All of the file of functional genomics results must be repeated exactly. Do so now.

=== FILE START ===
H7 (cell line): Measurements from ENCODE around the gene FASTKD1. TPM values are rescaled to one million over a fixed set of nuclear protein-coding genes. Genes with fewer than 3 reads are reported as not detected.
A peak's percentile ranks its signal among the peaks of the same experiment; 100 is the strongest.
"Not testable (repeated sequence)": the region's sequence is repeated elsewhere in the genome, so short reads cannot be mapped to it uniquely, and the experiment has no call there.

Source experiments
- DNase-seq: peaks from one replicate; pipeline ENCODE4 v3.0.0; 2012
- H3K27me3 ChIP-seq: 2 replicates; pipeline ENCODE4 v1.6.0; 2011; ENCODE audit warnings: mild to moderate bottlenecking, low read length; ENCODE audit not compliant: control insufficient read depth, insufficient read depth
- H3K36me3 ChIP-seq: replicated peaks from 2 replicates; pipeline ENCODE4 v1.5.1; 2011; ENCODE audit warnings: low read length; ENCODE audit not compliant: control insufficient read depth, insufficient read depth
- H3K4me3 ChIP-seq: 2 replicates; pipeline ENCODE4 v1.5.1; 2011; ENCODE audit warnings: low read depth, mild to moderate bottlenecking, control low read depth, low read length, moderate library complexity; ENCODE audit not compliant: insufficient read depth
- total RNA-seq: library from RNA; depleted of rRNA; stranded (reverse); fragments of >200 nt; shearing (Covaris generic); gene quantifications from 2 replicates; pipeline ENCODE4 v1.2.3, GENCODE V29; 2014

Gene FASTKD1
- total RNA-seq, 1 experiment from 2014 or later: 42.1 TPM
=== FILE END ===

H7 (cell line): Measurements from ENCODE around the gene FASTKD1. TPM values are rescaled to one million over a fixed set of nuclear protein-coding genes. Genes with fewer than 3 reads are reported as not detected.
A peak's percentile ranks its signal among the peaks of the same experiment; 100 is the strongest.
"Not testable (repeated sequence)": the region's sequence is repeated elsewhere in the genome, so short reads cannot be mapped to it uniquely, and the experiment has no call there.

Source experiments
- DNase-seq: peaks from one replicate; pipeline ENCODE4 v3.0.0; 2012
- H3K27me3 ChIP-seq: 2 replicates; pipeline ENCODE4 v1.6.0; 2011; ENCODE audit warnings: mild to moderate bottlenecking, low read length; ENCODE audit not compliant: control insufficient read depth, insufficient read depth
- H3K36me3 ChIP-seq: replicated peaks from 2 replicates; pipeline ENCODE4 v1.5.1; 2011; ENCODE audit warnings: low read length; ENCODE audit not compliant: control insufficient read depth, insufficient read depth
- H3K4me3 ChIP-seq: 2 replicates; pipeline ENCODE4 v1.5.1; 2011; ENCODE audit warnings: low read depth, mild to moderate bottlenecking, control low read depth, low read length, moderate library complexity; ENCODE audit not compliant: insufficient read depth
- total RNA-seq: library from RNA; depleted of rRNA; stranded (reverse); fragments of >200 nt; shearing (Covaris generic); gene quantifications from 2 replicates; pipeline ENCODE4 v1.2.3, GENCODE V29; 2014

Gene FASTKD1
- total RNA-seq, 1 experiment from 2014 or later: 42.1 TPM